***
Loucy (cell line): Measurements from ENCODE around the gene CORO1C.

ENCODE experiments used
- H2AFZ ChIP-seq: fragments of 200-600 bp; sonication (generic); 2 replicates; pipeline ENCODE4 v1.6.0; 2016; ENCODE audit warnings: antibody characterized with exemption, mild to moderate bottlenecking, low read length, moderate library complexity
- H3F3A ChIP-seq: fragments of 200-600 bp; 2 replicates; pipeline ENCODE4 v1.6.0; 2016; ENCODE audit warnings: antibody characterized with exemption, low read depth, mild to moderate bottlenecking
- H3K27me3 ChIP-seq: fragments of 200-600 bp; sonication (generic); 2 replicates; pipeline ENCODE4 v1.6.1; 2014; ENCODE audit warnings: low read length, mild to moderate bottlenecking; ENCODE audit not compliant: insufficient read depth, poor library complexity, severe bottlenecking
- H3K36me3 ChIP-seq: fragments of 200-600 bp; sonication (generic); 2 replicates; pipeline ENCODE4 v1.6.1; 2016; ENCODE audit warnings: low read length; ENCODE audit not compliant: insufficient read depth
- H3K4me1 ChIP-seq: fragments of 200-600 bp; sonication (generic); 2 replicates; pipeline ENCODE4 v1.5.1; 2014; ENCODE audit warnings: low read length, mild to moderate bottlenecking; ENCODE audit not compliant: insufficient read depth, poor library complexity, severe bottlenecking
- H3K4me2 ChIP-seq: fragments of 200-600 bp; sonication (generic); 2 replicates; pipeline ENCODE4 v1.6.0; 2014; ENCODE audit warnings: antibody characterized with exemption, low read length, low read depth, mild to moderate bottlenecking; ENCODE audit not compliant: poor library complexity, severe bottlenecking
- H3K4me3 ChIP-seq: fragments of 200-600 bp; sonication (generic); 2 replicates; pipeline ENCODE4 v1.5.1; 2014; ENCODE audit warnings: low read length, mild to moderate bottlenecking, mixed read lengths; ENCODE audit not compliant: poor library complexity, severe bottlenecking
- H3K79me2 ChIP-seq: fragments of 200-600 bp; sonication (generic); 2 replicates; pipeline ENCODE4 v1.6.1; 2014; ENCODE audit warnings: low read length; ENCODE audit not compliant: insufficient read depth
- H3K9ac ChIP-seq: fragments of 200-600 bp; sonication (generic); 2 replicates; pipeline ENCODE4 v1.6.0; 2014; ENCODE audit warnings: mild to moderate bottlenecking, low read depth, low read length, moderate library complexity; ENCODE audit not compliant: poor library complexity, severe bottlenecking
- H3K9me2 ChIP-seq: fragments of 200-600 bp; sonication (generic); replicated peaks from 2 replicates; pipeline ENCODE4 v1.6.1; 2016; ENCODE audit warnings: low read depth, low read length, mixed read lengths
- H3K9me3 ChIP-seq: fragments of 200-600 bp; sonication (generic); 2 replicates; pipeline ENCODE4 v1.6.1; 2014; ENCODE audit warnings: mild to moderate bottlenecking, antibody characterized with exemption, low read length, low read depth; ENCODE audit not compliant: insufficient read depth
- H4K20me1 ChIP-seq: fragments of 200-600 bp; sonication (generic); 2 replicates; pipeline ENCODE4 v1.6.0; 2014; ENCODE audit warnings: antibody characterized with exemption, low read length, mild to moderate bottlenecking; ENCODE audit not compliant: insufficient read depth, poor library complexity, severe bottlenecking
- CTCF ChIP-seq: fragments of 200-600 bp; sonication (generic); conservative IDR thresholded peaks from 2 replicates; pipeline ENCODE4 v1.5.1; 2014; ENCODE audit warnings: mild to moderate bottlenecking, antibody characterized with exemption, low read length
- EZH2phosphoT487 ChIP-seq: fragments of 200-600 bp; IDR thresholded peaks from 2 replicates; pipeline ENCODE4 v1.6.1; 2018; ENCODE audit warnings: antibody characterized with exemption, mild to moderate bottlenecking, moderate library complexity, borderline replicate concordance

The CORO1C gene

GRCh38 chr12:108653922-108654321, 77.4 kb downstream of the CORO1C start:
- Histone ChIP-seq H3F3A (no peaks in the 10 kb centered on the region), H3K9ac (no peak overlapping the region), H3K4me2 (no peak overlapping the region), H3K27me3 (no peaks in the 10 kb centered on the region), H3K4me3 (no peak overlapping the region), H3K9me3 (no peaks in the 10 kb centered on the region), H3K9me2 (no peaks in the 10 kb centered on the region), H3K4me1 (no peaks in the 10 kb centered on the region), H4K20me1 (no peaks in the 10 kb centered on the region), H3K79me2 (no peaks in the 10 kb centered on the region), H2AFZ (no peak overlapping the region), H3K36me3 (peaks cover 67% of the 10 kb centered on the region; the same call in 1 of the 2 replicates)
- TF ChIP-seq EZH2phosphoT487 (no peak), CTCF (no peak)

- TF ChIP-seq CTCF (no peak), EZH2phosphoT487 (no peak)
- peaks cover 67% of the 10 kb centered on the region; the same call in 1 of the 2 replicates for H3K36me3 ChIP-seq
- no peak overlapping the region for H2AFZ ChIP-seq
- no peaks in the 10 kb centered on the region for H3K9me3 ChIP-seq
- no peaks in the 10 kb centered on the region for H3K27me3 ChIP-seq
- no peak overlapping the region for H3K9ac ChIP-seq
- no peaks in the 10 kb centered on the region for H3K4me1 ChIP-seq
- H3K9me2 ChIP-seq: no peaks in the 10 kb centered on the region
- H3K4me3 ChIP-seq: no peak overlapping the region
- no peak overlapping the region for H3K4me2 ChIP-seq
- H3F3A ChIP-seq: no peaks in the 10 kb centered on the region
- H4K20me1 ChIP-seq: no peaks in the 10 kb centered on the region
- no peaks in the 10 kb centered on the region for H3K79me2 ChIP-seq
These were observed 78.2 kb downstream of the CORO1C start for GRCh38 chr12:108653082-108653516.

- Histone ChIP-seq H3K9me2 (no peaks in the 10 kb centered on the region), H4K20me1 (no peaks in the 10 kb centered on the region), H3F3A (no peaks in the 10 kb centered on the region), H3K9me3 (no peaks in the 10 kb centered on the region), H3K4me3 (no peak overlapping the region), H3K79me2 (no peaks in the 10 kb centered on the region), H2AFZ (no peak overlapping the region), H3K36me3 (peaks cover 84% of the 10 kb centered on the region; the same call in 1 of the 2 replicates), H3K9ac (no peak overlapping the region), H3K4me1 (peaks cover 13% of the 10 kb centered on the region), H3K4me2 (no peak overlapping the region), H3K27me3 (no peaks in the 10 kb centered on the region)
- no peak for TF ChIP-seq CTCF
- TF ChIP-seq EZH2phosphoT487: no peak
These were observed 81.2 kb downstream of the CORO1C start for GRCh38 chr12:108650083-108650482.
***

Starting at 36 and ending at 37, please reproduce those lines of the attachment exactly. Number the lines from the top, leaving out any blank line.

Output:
- no peak for TF ChIP-seq CTCF
- TF ChIP-seq EZH2phosphoT487: no peak